Churrasco: All-You-Can-Eat ‘Brazilian Style’ at New Cairo’s Downtown Mall
All you can eat is a concept that works like a charm in Egypt because, let’s face it; we’re a nation that loves to eat. But quite often, striking a balance between quantity and quality is not an equation that’s easy to balance – a balance we were keen to test at Downtown Mall-located Brazilian restaurant, Churrasco (Spanish for grilled meat).
From the yellow and blue walls, to the sky-like painted ceiling and the huge abstract collage poster boasting elements of the Brazilian culture like Samba dancing, Churrasco’s interior is certainly colourful and cheerful. But what gives the restaurant its energy and appeal is the sight of the waiters walking around with tempting skewers of grilled meats, ready to serve you at your table.
It’s a little confusing for newcomers, but Churrasco’s menu is split up into three sections (A, B and C); A includes items like grilled quail, sausages and chicken wings; B has the grilled chicken items, including chicken legs, while C is where you’ll fund beef and lamb. Aside from the all-you-can-eat offer for 200LE, you can also opt to go for a second option: for 140LE, you can have two items from section A, one from B and one from C.
We started our meal with green and red beans from the salad bar which were well-seasoned, but the absence of many of the more exotic items – including prawns with avocado and spicy chicken with corn — left us a little disappointed and wishing there were more Brazilian flavours to dig into.
The sides on the other hand, served in typical metal buffet plates, were enjoyable, with well-seasoned, smooth, and creamy mashed potatoes and perfectly light and flavourful rice standing out.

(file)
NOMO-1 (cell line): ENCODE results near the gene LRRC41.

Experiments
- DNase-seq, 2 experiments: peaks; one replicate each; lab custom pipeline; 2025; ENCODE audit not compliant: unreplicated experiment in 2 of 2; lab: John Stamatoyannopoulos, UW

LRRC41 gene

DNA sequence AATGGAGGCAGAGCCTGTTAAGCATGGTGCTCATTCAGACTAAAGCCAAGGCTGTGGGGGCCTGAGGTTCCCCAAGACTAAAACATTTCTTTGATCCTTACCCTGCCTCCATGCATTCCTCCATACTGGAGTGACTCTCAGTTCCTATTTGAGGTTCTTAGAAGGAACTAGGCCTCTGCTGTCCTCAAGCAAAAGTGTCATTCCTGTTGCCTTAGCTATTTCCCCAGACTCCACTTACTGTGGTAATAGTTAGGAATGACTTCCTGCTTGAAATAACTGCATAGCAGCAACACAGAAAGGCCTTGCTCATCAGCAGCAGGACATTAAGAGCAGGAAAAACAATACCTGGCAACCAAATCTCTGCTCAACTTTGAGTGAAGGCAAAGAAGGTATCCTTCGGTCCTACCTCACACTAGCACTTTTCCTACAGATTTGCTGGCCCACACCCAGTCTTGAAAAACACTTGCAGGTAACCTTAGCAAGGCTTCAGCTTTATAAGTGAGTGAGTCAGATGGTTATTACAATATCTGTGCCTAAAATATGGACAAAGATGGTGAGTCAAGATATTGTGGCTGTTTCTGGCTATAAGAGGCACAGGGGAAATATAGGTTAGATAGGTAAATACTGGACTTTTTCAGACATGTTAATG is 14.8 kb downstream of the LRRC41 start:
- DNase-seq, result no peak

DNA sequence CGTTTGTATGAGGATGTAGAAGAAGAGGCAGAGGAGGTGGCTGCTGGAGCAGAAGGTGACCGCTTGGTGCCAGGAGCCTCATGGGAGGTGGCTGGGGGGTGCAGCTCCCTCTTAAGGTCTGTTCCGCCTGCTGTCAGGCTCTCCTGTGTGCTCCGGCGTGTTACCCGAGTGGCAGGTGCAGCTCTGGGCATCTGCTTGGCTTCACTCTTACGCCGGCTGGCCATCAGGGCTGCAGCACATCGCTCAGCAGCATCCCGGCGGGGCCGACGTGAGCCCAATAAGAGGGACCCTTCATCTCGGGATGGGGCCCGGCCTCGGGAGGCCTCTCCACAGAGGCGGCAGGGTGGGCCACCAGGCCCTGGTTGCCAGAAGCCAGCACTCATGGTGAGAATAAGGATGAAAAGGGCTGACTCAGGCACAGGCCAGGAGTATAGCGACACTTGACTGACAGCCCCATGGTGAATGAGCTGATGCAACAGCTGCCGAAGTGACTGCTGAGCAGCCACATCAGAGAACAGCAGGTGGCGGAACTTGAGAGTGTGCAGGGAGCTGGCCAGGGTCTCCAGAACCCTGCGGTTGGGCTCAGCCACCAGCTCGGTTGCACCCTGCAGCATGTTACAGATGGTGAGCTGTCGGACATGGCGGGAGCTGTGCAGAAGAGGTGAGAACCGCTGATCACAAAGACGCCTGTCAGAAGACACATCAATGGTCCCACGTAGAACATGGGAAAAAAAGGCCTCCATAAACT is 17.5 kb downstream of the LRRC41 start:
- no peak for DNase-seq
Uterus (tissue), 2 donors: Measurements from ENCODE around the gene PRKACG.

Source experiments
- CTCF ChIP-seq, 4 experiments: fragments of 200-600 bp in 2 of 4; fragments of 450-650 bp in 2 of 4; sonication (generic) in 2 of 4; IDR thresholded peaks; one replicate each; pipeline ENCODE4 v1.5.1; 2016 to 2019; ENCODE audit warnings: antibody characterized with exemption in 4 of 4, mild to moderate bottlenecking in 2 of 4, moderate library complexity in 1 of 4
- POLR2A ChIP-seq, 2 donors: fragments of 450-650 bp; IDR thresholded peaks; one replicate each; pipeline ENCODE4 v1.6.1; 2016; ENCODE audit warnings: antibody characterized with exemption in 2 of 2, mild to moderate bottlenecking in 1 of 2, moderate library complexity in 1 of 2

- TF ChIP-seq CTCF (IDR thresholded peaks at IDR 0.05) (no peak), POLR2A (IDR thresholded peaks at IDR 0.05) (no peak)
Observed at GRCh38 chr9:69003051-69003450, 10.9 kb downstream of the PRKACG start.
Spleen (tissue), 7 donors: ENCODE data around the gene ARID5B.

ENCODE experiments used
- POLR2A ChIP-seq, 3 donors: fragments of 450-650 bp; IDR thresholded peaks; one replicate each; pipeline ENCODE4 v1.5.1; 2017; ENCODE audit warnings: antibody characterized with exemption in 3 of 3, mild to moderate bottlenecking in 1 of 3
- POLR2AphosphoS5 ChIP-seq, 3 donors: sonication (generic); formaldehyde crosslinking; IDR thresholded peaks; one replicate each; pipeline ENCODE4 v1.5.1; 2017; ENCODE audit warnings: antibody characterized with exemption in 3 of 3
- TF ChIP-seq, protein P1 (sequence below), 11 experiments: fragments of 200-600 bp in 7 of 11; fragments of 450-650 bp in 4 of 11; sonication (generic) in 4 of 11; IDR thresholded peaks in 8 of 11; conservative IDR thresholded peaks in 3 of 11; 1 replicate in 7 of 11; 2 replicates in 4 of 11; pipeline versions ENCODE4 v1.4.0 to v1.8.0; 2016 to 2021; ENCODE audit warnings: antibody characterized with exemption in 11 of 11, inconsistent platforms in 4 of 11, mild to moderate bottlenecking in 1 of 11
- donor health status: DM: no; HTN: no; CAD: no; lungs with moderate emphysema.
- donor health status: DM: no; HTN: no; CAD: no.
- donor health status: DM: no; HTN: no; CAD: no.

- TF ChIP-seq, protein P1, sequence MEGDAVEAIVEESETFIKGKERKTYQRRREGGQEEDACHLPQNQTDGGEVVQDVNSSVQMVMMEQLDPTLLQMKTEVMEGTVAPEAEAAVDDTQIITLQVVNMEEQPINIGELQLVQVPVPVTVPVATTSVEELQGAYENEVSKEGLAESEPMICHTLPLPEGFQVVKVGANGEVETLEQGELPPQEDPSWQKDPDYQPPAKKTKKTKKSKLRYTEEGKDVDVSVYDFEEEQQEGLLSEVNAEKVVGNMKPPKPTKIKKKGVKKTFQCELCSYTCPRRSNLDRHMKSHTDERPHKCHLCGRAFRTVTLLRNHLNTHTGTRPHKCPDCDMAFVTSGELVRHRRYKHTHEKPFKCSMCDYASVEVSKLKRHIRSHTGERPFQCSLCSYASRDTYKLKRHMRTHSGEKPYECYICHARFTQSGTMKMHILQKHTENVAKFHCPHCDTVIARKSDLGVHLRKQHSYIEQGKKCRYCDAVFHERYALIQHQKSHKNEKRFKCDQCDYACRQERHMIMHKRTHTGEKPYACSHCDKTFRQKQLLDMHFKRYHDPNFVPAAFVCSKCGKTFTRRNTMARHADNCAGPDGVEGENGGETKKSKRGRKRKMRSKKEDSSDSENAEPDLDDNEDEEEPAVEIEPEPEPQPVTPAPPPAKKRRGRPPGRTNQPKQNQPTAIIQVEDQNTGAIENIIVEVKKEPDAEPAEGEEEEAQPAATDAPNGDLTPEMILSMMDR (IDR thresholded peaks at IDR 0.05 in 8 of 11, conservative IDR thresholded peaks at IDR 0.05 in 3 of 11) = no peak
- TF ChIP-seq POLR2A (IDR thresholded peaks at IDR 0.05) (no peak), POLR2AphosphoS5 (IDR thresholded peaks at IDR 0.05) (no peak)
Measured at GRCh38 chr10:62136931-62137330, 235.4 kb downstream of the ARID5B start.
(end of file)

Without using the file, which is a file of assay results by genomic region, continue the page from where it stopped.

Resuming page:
Typically, in Brazilian-style grill restaurants, an assortment of meats from chicken, lamb and beef are cooked in skewers over coal or natural wood, chopped into pieces and served hot in your plate; an authentically Brazilian technique to ensure you get all the fresh and juicy flavours.
Our grilled mains started with the Codorniz (quail marinated with honey and orange); the quail was tasty with a sweet flavour from the honey, but we barely felt the presence of the orange.
Though the Asas De Frango (spice chicken wings), boasted some decent flavours, the chicken pieces were undercooked. A spot-on texture, perfectly spiced sausage with a chili kick, however, made the Linguica-Brazilian (BBQ Sausage), our favourite dish for the night.
With some of the pieces overcooked while others needed more time on the grill, the Frango (boneless chicken) was unevenly grilled, while the chicken legs, which were served right after, were tasty and well-marinated.
Hoping for bolder flavours from the beef and lamb, the Cordeiro (boneless lamb leg with lemon and mint) was a nice surprise, with an exquisite zesty flavour from the lemon and a tender texture, while the Vitela (veal cubes with garlic marinade) were rather chewy and lacked any kind of depth in flavour.
With the absence of variety in desserts, we were left with no other choice but to try Abacaxi-Caramelised (grilled cinnamon pineapple) which had a strong cinnamon flavour only on the outside, while the pineapple’s rough interior was kept intact, leaving us wishing it was removed before being served.
All in all, we left Churrasco with mixed feelings; on the one hand some of the grills were poorly executed, but on the other hand, some grills including the BBQ sausage fared much better. The presence of another Brazilian restaurant to challenge Casa de Carne in Maadi is great, but it’s Churrasco inconsistency that could be its downfall.